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I am writing a C# library to be used by native C++ application. I am using C++/CLI as the Interoperability mechanisim.

I require to pass a callback function from C++ to C# (using C++/CLI as the intermediate layer). C# library needs to call the C++ function with a zero terminated string of wide characters; i.e. the prototype of the callback function is

Func(LPCWSTR pszString);

There are other parameters but they are immaterial for this discussion.

I searched net and found Marshal.GetDelegateForFunctionPointer Method wich I can use. The problem with this is that it converts System.String from C# to char* and not wchar_t* which I am looking for.

Also, what is the best method of achieving this- code example including the C++/CLI portion, if possible. C++/CLI dll is dependent on C# dll. Method needs to be called synchronously.

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2 Answers 2

GetDelegateForFunctionPointer will work, but you need to add a [MarshalAs(UnmanagedType.LPWStr)] attribute to the parameter in your delegate declaration in order for String to get converted into wchar_t*:

delegate void MyDelegate([MarshalAs(UnmanagedType.LPWStr)] string foo)

IntPtr func = ...;
MyDelegate del = (MyDelegate)Marshal.GetDelegateForFunctionPointer(func,
                                 typeof(MyDelegate));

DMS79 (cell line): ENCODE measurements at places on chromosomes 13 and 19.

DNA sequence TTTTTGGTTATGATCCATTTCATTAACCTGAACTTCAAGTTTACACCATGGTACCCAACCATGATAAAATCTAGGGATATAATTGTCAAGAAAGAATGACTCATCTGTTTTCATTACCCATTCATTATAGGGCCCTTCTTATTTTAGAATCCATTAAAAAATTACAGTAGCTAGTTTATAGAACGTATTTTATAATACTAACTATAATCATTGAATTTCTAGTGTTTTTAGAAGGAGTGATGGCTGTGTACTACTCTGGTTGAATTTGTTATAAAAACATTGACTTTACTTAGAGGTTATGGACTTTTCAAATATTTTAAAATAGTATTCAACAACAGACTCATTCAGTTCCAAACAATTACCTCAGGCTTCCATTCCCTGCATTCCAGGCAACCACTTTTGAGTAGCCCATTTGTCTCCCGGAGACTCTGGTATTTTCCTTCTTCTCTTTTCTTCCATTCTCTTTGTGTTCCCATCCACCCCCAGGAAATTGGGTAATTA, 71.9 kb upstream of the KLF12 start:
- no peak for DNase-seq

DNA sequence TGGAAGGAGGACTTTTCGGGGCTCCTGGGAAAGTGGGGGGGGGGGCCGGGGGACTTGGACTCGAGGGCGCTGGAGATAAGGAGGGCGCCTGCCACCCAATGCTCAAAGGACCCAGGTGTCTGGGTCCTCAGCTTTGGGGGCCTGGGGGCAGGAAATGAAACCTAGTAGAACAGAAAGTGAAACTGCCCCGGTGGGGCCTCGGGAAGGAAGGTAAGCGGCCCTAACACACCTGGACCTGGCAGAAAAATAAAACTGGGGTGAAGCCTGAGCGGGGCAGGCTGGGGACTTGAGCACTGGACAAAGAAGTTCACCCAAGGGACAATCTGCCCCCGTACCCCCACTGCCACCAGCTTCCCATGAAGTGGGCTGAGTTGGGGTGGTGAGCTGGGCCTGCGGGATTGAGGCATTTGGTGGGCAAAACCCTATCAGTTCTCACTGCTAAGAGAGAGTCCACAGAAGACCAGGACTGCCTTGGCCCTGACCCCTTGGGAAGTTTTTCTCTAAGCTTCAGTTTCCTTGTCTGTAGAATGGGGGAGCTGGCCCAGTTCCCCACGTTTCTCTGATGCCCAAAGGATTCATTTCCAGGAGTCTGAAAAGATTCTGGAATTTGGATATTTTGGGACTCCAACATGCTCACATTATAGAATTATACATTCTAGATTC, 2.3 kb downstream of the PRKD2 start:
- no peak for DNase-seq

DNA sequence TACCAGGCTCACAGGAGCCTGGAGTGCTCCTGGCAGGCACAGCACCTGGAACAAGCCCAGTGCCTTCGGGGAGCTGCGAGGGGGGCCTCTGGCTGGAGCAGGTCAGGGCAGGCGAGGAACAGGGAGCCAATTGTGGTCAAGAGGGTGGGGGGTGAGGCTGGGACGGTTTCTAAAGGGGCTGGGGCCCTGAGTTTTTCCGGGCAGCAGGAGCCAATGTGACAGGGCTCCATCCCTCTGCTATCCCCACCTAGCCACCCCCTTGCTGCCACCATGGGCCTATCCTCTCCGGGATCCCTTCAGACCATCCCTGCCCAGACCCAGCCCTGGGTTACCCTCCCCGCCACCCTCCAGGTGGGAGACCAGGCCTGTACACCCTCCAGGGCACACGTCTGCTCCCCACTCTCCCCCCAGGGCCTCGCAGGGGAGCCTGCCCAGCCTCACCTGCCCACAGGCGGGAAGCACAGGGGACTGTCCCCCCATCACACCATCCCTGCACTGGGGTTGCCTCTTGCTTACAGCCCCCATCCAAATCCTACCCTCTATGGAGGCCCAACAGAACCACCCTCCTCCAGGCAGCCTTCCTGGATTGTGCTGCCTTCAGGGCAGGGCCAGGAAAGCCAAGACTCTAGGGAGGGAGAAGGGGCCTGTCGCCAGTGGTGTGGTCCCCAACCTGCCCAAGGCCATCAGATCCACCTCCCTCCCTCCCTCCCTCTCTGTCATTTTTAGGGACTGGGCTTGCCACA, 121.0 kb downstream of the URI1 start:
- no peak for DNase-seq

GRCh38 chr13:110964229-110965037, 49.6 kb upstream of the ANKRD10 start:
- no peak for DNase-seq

To pass a modifiable string, give a StringBuilder. You need to explicitly reserve space for the unmanaged function to work with:

delegate void MyDelegate([MarshalAs(UnmanagedType.LPWStr)] StringBuilder foo)

StringBuilder sb = new StringBuilder(64); // reserve 64 characters.

del(sb);
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+1 Out of curiosity, is there no way to declare a delegate to have Charset=Charset.Unicode like you do with DLLImport? –  David Heffernan Jun 8 '11 at 16:56
    
Not that I know of. –  Cory Nelson Jun 8 '11 at 16:59
    
Hi Cory. Many thanks. Your answer has actually solved my problem. How can I achieve the following second requirement: delegate void MyDelegate([MarshalAs(UnmanagedType.LPWStr)] string foo, out string val1, out int val2); In other words, C# calls the callback, giving a string parameter, and in C++, based on that string parameters, val1 and val2 need to be passed back to C# –  Anil Padia Jun 9 '11 at 13:32
    
@Anil: For LPSTR and LPWSTR output parameters in p/invoke, use StringBuilder. –  Ben Voigt Jun 9 '11 at 15:45
1  
@David: Yes there actually is, see my answer. :-) –  Mehrdad Jul 22 '11 at 4:00

See the little-known UnmanagedFunctionPointer attribute, which is like DllImport for delegates, if you'd like to use CharSet or whatnot.

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Good to know, thanks! –  Cory Nelson Jul 22 '11 at 18:14

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